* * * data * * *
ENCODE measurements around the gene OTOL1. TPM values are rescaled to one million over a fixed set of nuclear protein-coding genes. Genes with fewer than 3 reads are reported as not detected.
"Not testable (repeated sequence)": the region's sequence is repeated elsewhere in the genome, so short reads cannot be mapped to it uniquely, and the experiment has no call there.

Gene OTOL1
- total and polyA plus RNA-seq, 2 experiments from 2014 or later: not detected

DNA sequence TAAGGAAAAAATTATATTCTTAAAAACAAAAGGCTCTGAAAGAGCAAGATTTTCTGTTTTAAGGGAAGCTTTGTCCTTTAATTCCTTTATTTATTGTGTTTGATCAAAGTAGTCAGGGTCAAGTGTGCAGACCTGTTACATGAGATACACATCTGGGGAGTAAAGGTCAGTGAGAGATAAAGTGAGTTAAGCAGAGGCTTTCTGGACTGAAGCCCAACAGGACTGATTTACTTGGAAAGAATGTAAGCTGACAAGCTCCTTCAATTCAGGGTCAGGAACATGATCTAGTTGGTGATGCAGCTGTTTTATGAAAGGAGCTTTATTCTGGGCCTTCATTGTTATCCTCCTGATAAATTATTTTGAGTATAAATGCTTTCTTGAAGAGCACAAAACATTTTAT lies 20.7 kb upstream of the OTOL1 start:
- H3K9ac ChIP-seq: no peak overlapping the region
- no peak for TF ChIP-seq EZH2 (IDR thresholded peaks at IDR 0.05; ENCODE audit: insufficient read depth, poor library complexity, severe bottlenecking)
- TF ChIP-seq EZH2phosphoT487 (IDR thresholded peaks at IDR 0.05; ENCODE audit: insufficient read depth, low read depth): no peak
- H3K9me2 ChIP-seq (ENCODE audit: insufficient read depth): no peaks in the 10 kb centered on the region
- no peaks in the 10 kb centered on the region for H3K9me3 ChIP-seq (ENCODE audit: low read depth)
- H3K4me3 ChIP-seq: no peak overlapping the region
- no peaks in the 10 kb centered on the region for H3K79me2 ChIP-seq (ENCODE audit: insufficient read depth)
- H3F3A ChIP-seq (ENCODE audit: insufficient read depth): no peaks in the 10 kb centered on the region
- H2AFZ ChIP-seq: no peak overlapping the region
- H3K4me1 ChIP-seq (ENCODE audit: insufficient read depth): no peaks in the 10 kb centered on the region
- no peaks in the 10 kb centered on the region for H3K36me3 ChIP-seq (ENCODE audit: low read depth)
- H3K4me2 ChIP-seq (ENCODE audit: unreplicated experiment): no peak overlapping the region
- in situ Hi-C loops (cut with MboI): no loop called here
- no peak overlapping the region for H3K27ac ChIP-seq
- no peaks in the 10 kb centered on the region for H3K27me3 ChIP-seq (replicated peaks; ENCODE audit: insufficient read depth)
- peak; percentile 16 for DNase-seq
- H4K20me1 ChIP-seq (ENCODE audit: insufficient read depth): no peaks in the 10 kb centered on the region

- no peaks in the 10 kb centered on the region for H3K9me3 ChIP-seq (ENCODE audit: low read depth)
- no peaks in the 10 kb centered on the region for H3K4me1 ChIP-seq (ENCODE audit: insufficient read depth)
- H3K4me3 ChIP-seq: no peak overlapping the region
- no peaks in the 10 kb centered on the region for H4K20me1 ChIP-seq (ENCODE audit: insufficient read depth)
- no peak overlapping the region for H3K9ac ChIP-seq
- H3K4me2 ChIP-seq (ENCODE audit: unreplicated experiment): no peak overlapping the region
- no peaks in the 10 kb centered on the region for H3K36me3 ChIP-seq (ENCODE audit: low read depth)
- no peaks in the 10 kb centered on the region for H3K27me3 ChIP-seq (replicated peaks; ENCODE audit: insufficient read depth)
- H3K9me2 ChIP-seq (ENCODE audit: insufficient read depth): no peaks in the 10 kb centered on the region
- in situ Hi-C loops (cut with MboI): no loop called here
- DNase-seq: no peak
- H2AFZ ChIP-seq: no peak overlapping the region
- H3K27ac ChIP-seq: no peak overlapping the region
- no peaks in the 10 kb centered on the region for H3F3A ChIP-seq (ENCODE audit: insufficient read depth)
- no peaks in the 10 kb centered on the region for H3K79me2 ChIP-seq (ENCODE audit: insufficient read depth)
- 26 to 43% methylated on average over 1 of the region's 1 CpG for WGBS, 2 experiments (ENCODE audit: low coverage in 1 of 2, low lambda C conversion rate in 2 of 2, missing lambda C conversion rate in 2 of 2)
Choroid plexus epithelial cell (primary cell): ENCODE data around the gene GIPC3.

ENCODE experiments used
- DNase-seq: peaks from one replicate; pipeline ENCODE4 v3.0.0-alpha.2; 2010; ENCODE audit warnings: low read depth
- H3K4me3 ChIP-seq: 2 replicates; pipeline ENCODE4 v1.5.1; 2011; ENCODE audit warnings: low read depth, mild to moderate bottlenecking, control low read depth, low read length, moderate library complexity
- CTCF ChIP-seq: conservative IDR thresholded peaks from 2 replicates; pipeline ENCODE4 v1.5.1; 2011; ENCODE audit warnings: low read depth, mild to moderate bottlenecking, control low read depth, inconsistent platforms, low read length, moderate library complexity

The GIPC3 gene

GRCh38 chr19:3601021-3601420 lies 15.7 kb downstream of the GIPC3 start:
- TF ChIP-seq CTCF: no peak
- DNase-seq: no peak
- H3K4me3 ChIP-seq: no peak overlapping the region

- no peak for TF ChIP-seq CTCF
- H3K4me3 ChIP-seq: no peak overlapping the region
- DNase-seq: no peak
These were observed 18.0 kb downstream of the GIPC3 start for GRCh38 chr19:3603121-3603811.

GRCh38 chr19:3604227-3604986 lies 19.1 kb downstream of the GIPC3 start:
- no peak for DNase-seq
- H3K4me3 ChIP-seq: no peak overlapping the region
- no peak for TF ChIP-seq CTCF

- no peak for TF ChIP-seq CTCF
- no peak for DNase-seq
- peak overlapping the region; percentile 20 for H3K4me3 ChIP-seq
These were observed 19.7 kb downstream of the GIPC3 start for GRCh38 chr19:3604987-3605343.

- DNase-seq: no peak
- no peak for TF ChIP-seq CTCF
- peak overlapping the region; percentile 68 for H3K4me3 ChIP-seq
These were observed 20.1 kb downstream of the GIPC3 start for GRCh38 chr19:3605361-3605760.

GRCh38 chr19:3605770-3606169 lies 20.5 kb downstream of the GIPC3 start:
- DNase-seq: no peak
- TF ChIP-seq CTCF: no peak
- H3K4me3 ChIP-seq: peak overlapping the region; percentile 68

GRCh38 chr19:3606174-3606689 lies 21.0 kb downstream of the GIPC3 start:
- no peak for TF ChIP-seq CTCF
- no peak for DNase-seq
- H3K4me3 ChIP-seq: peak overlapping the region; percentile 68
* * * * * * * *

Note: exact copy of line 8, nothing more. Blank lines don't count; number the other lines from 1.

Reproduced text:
- TF ChIP-seq EZH2phosphoT487 (IDR thresholded peaks at IDR 0.05; ENCODE audit: insufficient read depth, low read depth): no peak